My Blog Failed (and it’s Okay)

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Okay, be honest.

Raise your hand if you’ve ever started a blog that did not pan out.
Raise your hand if you’ve ever pitched a sponsorship to a brand and they said, “Basically…no.”
Raise your hand if you’ve had a brilliant business idea and never followed through with it.
Raise your hand if you said you’d start the diet on Monday, and never did.
Raise your hand if you lost a game or missed the throw.
Raise your hand if you received a poor grade.

If your hand isn’t up by now, I’ll assume that either you didn’t take this literally (totally fine), or that you’re lying (totally not fine).

We’ve all failed. Multiple times. We fail in our relationships, our businesses, our school work. We are just big, giant failures.

And that’s an awesome thing.

Not because I take particular pleasure in our collective misery when things don’t go quite right, but because it makes success that much better when it comes. And I do mean “when.”

For instance, let’s take one of my entrepreneurial failures and examine it, shall we?

A couple of years ago, after I had been successfully running for awhile, I decided it was time for another blog.

There were a few things I wanted to write about (wedding planning, skincare routines) that didn’t fit into my travel niche, and I had heard amazing things about the affiliate money possible with lifestyle blogs.

So in my infinite wisdom, even though basically nothing about me or my interests scream “lifestyle blogger,” I set up

That URL doesn’t link to anything because…spoiler alert, it no longer exists.

I wrote about 5 posts (mainly the topics I had already planned out) and then…nothing. Not only did I really not know what to write about, but I didn’t really care to. Setting up a second blog is a huge effort as it is, so without the passion for the topic to see it through, it flopped miserably.

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Or, more accurately, I failed at doing anything useful with it.

This failure taught me two things:

1. Before embarking on a project, you need a plan of where it’s headed after the initial ‘inspiration’ or couple of posts you have already written. You need a longer roadmap for when you get stuck, a vision of where the project is a week from now, a month from now, and a year from now.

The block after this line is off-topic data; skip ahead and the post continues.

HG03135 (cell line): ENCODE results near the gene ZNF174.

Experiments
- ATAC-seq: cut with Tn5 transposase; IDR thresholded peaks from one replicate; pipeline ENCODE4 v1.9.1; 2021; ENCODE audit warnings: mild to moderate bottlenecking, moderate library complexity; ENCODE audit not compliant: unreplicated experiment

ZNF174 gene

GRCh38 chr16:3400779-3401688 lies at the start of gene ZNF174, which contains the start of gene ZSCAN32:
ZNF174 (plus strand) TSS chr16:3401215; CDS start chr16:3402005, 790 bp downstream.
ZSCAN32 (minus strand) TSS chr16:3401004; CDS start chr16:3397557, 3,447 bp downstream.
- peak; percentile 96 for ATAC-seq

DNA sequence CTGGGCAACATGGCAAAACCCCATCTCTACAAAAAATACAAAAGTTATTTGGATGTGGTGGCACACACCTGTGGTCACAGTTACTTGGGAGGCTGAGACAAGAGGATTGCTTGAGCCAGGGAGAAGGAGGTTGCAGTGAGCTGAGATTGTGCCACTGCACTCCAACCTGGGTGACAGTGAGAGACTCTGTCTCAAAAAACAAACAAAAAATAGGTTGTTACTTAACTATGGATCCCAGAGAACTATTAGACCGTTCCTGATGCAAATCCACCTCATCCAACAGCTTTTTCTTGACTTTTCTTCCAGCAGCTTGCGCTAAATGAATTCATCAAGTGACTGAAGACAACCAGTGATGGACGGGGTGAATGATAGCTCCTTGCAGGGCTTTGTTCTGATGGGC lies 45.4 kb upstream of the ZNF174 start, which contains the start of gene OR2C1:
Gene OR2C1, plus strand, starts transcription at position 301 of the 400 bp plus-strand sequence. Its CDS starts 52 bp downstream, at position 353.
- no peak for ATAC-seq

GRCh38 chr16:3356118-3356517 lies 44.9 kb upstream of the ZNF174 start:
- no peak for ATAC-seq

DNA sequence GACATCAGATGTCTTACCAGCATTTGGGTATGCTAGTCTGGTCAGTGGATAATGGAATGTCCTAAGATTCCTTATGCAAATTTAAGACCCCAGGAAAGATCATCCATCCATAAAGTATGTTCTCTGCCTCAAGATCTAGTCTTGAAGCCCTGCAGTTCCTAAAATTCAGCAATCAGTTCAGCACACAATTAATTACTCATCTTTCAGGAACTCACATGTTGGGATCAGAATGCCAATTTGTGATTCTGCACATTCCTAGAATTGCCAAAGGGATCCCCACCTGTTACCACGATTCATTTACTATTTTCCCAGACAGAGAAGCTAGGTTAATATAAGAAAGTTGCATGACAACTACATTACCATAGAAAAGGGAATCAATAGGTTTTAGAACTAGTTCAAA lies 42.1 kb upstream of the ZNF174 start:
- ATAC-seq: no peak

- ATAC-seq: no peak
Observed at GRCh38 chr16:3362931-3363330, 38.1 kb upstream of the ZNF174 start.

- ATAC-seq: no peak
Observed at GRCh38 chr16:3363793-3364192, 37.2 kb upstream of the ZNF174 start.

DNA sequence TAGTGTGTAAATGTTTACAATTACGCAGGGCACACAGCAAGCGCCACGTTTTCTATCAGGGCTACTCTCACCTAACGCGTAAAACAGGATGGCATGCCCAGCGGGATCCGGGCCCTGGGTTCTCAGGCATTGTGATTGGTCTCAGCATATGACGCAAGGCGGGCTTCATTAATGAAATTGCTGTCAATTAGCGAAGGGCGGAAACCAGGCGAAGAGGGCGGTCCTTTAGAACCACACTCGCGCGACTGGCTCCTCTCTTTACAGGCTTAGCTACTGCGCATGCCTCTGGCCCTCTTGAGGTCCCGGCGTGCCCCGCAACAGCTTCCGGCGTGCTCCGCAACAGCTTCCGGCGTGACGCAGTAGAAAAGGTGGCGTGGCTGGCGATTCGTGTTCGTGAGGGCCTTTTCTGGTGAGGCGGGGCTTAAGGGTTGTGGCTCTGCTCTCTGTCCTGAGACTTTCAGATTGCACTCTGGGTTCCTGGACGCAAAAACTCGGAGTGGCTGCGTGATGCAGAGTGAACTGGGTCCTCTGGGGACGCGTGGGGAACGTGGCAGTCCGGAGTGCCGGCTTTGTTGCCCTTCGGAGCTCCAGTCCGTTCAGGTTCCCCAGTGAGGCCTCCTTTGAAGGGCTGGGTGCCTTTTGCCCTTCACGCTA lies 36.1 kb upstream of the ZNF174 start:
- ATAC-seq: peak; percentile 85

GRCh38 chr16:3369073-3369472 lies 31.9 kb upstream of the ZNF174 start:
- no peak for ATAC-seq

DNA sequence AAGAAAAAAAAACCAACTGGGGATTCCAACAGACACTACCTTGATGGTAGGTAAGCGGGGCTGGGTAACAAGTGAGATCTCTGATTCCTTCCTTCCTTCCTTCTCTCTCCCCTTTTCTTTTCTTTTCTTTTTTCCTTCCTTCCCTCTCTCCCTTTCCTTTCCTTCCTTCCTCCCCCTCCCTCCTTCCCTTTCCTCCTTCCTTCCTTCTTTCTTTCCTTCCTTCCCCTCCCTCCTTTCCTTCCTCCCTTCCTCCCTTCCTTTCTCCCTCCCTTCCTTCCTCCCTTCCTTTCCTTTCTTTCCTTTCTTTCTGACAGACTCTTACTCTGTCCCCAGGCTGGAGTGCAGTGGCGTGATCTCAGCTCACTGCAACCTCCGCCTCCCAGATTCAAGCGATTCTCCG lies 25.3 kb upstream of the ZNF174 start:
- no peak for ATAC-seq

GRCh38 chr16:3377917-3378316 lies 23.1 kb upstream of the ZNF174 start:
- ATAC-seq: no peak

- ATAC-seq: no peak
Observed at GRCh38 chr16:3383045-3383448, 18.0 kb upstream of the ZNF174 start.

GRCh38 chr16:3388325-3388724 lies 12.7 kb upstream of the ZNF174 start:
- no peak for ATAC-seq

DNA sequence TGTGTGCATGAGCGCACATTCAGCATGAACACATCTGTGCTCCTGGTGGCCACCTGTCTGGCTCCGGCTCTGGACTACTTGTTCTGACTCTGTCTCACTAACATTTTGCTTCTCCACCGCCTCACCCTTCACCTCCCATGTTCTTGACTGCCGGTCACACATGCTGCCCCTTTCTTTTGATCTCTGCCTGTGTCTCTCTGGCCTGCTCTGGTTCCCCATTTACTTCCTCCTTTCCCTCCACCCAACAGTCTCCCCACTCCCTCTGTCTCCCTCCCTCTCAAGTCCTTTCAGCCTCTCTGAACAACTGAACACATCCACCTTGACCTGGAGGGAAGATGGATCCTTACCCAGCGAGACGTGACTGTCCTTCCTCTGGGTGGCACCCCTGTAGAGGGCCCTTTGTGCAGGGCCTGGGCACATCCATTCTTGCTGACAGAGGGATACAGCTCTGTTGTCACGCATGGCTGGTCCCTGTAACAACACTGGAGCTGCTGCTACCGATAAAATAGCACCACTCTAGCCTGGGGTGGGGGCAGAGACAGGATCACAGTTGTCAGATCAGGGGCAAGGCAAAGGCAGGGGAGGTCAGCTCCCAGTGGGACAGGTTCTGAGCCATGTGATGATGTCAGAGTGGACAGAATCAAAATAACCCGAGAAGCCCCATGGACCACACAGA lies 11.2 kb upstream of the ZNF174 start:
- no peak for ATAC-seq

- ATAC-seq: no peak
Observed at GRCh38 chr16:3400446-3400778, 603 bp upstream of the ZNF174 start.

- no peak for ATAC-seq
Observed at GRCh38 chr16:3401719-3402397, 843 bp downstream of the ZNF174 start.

Without that, you’ll give up after the initial spark.

2. Projects make money when you’re passionate about them, not when you’re passionate about making money. When I set up the lifestyle blog, I was all about the money that I could potentially earn from it. That was my driving force.

But I knew from the beginning that I wasn’t amazingly interested in the topic, which should have been a clear sign that it wasn’t right.

And in true inspirational story form, something better came of this failure — this blog that you’re reading right now. Instead of trying to force something I wasn’t into, I ran with an idea that I was couldn’t-sleep-excited-about and – guess what – the money has come naturally and I get to spend every time excited to be running two blogs rather than miserable about it.

So, in a word – embrace your failure.

Embrace the times you tried and didn’t quite make it.
Embrace the ideas that never came true.
Embrace the heartache and the struggle and the misguided attempts at what you thought you wanted to do.

And instead of wallowing in your self pity or beating yourself up over it, create something better.

You can always be better. And sometimes having something go wrong is just what you need to show you how.

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